Sabazel is a thinly disguised fantasy take on Alexander the Great: The Macedonian who led the Greek world in their crusade against the Persian Empire and won himself a world spanning empire as well as eternal glory. The only difference between that historical figure and the protagonist in this fantasy novel is that they have different names; here, Alexander is called Marcos Bellasteros.
The story begins with our mighty conqueror leading his armies in their crusade. Before the final battle for control of the empire, however, fate leads Marcos to Sabazel. This small nation-state is a land of warrior-women (Amazons) who worship their goddess and only consort with men at certain religious holidays throughout the year. The leader of Sabazel is named Danica.
Naturally, Alexander . . . err, I mean, Marcos and Danica initially hate one another but eventually fall in love; they then discover that their respective gods wish them to join forces to overthrow the Persian Empire . . . err, I mean the fantasy empire that just kinda, sorta resembles the Persian Empire. Together, they then set out on a quest to recover a magical sword, navigate through inevitable political intrigue, fight the final battle of the war and attempt to remain faithful to the love they share – even though they both realizes they can never truly be together.
If all that sounds like a rather straightforward 1980s fantasy, well, it is. But, all in all, Sabazel is still a decent read. Lillian Stewart Carl does a fine job portraying the Macedonian and Greek culture (albeit in a fantasy context), and the story she crafts has plenty of godly magic, political machinations, racial tensions, and even a bit of warfare – though not as much attention was paid to that as the romantic plot – to keep a reader entertained. But, unfortunately, the novel suffers from the same flaw as many fantasy works from this period: A bit of magic, some weird names, and a few fantasy tropes does not automatically make an epic fantasy.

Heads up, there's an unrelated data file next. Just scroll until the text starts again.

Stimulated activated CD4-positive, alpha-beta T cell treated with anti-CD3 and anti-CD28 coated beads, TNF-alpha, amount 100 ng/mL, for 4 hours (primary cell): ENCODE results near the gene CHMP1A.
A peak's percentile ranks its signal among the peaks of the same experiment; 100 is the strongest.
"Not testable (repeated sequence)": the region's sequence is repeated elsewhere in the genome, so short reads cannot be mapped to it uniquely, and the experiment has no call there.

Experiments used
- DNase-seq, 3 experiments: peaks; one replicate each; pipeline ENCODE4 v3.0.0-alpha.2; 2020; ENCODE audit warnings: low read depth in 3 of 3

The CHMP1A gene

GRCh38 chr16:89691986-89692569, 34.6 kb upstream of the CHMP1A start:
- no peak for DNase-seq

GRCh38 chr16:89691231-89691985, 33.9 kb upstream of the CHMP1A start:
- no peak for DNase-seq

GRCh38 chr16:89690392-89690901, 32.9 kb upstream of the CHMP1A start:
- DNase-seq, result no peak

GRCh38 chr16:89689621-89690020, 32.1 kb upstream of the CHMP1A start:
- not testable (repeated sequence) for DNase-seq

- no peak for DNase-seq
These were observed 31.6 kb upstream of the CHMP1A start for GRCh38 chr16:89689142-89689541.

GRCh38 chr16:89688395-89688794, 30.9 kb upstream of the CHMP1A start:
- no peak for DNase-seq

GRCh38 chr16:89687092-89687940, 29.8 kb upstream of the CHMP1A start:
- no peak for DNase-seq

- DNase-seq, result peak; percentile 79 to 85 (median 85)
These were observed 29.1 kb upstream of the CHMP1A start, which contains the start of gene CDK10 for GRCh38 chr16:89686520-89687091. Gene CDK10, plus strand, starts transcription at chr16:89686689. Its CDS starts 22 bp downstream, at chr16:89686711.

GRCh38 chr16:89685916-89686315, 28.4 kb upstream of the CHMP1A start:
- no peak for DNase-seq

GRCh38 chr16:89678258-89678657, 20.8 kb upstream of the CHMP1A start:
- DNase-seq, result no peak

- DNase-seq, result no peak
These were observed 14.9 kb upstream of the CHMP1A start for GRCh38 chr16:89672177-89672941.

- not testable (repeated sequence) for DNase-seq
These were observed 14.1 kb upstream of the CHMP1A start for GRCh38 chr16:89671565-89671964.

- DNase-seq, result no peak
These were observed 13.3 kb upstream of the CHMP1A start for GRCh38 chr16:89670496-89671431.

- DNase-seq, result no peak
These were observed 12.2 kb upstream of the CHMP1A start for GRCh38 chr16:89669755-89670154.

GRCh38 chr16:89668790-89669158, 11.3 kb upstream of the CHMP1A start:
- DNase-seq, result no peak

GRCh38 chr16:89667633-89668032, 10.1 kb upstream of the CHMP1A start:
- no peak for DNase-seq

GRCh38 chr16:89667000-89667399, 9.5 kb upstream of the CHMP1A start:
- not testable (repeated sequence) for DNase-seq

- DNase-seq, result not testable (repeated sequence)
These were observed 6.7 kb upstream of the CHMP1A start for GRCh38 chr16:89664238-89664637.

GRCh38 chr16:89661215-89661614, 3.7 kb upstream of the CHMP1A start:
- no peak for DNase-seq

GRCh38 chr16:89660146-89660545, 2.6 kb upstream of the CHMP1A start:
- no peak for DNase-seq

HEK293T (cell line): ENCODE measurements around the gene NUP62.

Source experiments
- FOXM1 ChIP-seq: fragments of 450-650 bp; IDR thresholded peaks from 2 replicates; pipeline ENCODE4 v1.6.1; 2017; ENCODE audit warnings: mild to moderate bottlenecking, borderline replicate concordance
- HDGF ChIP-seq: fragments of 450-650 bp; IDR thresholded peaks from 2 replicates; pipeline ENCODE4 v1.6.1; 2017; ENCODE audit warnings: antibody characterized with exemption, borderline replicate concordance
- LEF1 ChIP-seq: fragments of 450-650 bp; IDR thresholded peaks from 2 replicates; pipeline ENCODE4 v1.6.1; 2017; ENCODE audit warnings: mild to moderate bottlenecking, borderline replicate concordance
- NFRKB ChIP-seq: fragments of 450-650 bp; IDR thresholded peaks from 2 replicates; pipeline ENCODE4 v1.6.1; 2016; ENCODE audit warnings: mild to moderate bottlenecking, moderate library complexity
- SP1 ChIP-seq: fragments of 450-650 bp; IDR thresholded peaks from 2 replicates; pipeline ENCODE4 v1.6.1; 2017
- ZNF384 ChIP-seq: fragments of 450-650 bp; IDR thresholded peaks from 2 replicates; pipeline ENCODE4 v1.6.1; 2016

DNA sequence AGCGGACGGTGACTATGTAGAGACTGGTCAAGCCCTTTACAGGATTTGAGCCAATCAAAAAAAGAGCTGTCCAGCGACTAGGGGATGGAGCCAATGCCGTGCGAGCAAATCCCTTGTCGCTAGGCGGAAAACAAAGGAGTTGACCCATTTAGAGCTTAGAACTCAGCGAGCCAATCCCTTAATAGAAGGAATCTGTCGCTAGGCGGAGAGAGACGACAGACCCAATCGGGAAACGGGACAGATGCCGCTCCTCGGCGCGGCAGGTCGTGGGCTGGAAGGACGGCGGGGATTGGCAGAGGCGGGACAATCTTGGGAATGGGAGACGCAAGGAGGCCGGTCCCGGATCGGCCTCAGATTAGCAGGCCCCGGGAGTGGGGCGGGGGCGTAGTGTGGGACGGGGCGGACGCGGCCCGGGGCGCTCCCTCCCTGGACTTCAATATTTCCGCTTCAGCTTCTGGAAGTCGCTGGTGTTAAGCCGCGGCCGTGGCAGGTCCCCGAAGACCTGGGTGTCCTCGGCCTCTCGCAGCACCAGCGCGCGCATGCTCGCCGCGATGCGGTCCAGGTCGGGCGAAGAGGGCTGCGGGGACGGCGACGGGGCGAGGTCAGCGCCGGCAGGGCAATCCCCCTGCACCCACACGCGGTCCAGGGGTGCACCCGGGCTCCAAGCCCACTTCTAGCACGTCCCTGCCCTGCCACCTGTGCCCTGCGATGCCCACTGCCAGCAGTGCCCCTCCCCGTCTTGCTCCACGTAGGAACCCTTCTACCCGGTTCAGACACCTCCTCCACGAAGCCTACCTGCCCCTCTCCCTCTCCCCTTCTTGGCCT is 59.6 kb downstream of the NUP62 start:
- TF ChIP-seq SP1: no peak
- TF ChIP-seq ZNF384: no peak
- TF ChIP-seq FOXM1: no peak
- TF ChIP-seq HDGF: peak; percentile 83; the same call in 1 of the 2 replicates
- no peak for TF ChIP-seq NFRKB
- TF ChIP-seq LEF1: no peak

So if you find this one on a used bookshelf somewhere, ask yourself a few questions before you pick it up. One, do you like Alexander the Great, Greek myths, and Amazons? Two, do you prefer your fantasy more romantic than violent? And three, does knowing what is ultimately going to happen detract from your enjoyment of the story?
If you answered “Yes” to the first two questions and “No” to the last one, then you should pick this one up. If not, you better just stay away. 80s fantasy isn’t for everyone after all.